The powers and discretions conferred upon the Trustee are extensive.
There are different classes of Beneficiaries known as Primary, Secondary or Tertiary Beneficiaries. Careful consideration should be made as to who you wish to be placed in each of these classes as the decision effects many parameters such as taxation, wills, obligations of office etc.
Normally, the Primary Beneficiaries are those persons who you wish to specifically name as Beneficiaries. The Secondary Beneficiaries may include their spouses, parents, nephews, nieces, children and grandchildren. Tertiary Beneficiaries are a step more remote and include such things as related companies etc.
A Trust Deed: provides that the Trustee must distribute any Income in default of a determination or allocation of the income by the Trustee in any year; and
provides for the distribution of the capital of the Trust to a certain class of Beneficiary if the Trustee does not make an allocation of all the capital of the Trust before the Trust terminates. Among other things, this prevents the Trust Property passing to the Settlor should the discretion not be exercised.
The Principal is the person or entity who effectively controls the Trust. The Principal may or may not be a Trustee but has the power to appoint and remove the Trustee/s and, therefore, indirectly controls who makes decisions concerning the Trust. The Principal has the power to remove the Trustee and appoint a new Trustee of his choice. Should the Principal die or become liable to be dealt with under any law relating to mental health then this power can be exercised by his personal representatives. If the Principal becomes bankrupt or if the Principal is a company and has a receiver appointed, is wound up or is placed into liquidation, then that Principal is automatically removed, and the Beneficiaries have the power to appoint a new principal.
A private discretionary trust can provide a great deal of flexibility in terms of the amount and/or character of distributions of income.
Accordingly, it is a tool which provides an opportunity to minimise the overall income tax payable. As a bonus, a properly structured and administered trust is likely to provide a practical solution to the trade-off between the risks of engagement in commerce and the need for protection of assets, privacy and income.
Differences Between a Private and a Public Trust
1. Public trust has tax obligations, must submit annual returns, a private (non-registered) trust does not.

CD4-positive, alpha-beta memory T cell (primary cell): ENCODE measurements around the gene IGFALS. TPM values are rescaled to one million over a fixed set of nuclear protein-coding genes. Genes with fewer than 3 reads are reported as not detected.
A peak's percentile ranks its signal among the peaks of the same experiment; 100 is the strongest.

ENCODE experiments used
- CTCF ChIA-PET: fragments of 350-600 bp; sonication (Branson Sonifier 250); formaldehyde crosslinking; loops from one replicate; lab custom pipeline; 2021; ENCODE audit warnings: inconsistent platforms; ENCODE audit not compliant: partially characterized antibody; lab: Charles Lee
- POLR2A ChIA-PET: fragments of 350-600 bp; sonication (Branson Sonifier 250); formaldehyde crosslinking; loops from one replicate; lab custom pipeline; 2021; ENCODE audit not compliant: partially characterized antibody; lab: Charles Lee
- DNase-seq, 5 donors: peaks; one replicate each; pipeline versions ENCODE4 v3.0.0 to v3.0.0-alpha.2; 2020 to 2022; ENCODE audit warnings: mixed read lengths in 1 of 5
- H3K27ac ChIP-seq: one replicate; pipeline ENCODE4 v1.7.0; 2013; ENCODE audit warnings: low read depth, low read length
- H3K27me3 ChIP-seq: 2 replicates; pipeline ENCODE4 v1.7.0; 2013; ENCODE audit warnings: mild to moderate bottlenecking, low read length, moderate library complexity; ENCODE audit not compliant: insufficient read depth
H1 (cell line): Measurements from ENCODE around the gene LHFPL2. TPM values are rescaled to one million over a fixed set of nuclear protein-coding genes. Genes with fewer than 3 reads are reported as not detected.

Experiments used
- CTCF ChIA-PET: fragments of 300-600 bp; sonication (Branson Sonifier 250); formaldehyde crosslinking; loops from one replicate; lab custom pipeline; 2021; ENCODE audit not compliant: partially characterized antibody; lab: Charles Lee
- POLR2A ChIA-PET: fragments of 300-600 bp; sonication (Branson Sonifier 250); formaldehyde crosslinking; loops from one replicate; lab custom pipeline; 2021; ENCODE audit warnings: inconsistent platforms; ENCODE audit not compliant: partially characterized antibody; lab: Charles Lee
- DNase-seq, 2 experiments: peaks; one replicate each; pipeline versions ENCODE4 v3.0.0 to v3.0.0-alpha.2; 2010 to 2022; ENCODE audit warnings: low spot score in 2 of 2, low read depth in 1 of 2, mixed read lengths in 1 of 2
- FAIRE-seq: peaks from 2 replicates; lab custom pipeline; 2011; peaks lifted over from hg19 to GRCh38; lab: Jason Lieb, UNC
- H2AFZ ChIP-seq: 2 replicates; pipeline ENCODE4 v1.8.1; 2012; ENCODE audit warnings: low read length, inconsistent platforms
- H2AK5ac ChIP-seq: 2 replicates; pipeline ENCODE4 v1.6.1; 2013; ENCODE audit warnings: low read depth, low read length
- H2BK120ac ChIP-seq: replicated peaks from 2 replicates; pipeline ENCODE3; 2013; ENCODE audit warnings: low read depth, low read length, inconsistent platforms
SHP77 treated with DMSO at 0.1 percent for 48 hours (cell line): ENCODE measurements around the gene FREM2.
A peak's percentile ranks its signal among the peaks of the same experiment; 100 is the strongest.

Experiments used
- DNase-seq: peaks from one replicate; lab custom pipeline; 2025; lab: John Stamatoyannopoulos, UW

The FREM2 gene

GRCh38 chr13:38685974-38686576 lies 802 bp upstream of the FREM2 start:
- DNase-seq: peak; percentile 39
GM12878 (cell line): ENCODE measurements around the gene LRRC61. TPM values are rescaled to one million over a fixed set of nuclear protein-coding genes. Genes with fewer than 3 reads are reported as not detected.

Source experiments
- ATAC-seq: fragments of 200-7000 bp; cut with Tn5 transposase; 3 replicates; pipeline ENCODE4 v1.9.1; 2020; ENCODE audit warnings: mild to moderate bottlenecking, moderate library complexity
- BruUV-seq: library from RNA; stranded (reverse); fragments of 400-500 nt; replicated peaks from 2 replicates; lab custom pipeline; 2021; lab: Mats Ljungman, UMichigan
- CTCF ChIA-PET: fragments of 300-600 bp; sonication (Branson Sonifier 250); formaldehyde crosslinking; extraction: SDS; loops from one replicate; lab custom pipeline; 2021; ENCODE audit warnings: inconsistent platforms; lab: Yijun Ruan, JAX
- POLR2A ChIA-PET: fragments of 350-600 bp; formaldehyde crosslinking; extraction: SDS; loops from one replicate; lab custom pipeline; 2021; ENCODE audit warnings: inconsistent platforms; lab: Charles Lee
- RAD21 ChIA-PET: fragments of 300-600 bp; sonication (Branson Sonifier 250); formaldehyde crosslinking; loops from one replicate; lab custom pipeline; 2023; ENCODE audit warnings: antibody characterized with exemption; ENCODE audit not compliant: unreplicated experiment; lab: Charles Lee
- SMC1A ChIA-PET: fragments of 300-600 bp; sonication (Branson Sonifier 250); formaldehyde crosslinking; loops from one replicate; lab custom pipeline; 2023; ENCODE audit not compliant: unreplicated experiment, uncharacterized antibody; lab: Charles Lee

2. Public trust has audit obligations, must report to appropriate “authorities”, a private trust does not.
3. Public trust is registered (corporate affairs, tax office), a private trust is not.
4. Public trust is a legal structure, a private trust is not (lawful structure).
5. Public trust can borrow currency (money), private trust cannot, but the trustee can on behalf of the trust using same property title as security.
6. Public trust can be litigated against and it may litigate in its own right, a private trust cannot.
7. Public trust is subject to Corporations Act, and State and Federal laws, private trust is not and cannot.
8. Public trust’s deed is regulated by the Corporations Act 2001 and the deed is subject to the tax acts, private trust is not.
9. Public trust’s deed is public by reason it;
a) refers to statutes and acts, as well as uses public copyright words, words that are copyright property of the owner and any “users” of those words implies an owner of the user, private trust deed bears only private words, being a sanitized deed, and structured for private use only, and
b) is registered, with an ABN & Tax File Number.
10. Public trust must disburse its income attained during the course of each year at the end of each year, being mandatory, a private trust does not.
Brief overview of differences between a private trust and a foundation
1. Structure of entity: a trust (structure) comprises of trustee/s (with administrative role) and beneficiary/ies (no active role but has the beneficial interest in the assets of the trust estate), whereas a foundation (entity) comprises principal participant/s that act essentially as agents, employees or volunteers. Both forms may appoint agents or volunteers of the structure, entity or employees. Both may conduct business privately.
2. By reason the trustee and the settlor are registered entities (birth certificate name or trustee company), the private trust is able to hold title (such as real estate title) on behalf of other parties (beneficiary/ies) that have beneficial interest in the estate.
A foundation cannot hold title/s as no registered party is affixed/connected to it.